T. D. Jakes: 5 Keys To Building A Stronger Relationship

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There was once a man who sat down with his therapist and began to recount his troubles. He listed his woes, “I’m fed up! Each day when I wake up, I feel so shaken up. My bills have gone up. I’ve felt ill lately, and I’m worried my time is up. I have too much responsibility at work –– everything is up to me! Even sitting here with you, it’s hard to speak up.” The therapist, looking back at him calmly, responded, “You sound like you are really down.”

Sometimes it’s difficult to find a rhythm of upswing to get us moving forward. Often in relationships, we feel as if we are walking a tightrope with a chasm of failure looming below. But, look up! There are positive steps we can take to strengthen our relationships and keep them from sinking.

1. Show Up.

There is a difference between simply being somewhere and showing up. Showing up means being fully present when you are with your significant other. What are some temptations that rob us from being enaged with our partner? Work is a common culprit; put away your cell phone and set boundaries that allow you to be attuned to your partner. Children can also serve as a distraction.  Be sure carve out time that allows for you and your partner to connect one-on-one without the prospect for interruption.

2. Open Up.

We cannot truly and fully experience the depths of love without being willing to dive into the realm of vulnerability. To be loved is to be known through and through. As Timothy Keller says, “To be loved but not known is comforting but superficial.” Why would we shortchange ourselves in one of the most profound and important areas of life? A thriving relationship requires a sacrificial act of opening up. Be free to love and receive love by becoming vulnerable.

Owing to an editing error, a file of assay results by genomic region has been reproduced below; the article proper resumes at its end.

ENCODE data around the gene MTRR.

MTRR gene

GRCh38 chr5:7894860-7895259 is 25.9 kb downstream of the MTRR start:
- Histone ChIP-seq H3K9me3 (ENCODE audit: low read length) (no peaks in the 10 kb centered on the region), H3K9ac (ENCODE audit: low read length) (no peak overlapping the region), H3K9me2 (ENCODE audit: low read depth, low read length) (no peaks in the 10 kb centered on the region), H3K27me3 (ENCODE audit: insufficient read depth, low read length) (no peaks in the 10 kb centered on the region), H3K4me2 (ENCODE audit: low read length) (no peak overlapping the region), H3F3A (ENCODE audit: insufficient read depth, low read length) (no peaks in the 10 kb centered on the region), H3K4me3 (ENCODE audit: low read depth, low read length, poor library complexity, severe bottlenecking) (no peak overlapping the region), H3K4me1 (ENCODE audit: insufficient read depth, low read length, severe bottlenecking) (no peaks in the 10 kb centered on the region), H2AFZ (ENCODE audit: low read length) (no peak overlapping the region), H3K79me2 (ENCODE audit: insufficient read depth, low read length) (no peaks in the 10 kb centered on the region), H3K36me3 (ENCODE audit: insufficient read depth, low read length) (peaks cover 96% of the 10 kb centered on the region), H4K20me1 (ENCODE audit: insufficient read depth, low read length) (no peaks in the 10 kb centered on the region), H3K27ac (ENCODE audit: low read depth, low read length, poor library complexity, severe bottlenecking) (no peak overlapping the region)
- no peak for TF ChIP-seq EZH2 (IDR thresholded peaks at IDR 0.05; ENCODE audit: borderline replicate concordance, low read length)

3. ‘Fess Up.

Anyone who is in a successful relationship has mastered these two words: “I’m sorry.” Disagreeing, making mistakes and working through challenges are not only normal, but healthy. Doing so shows signs of life –– partners living fully and learning from one another. Relationships become problematic when one partner refuses to acknowledge the moments where they’ve failed. Apologizing for mistakes does wonders to increase your humility and make your significant other feel valued.  At the end of each day, take inventory of your missteps and apologize before you turn out the lights.

4. Listen Up.

The word “conversation” stems from a Latin term that means the “act of living with.” No one enjoys the thought of spending their lives with someone who is domineering, uninterested, or distant. When speaking with your significant other, actively listen to them. When they share with you, engage. Ask them to further explain the details of an event that happened in their day. Did they have a difficult phone call with their sibling? Ask them how it made them feel. Don’t cut them off or check out.

5. Speak Up.

We all know well that love is a two-way street, traffic will flow both ways. Failing to voice your true feelings in a loving way is a disservice to yourself, your spouse, and the relationship you share together. When you love your significant other, you want to know what they are thinking. It helps you know them more and makes you feel close. Apply that same logic to your spouse. They want to know what you’re thinking. Share it!

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One Comment Add yours

  1. Nancy Scott says:

    TD Jakes kp on teaching! Well said

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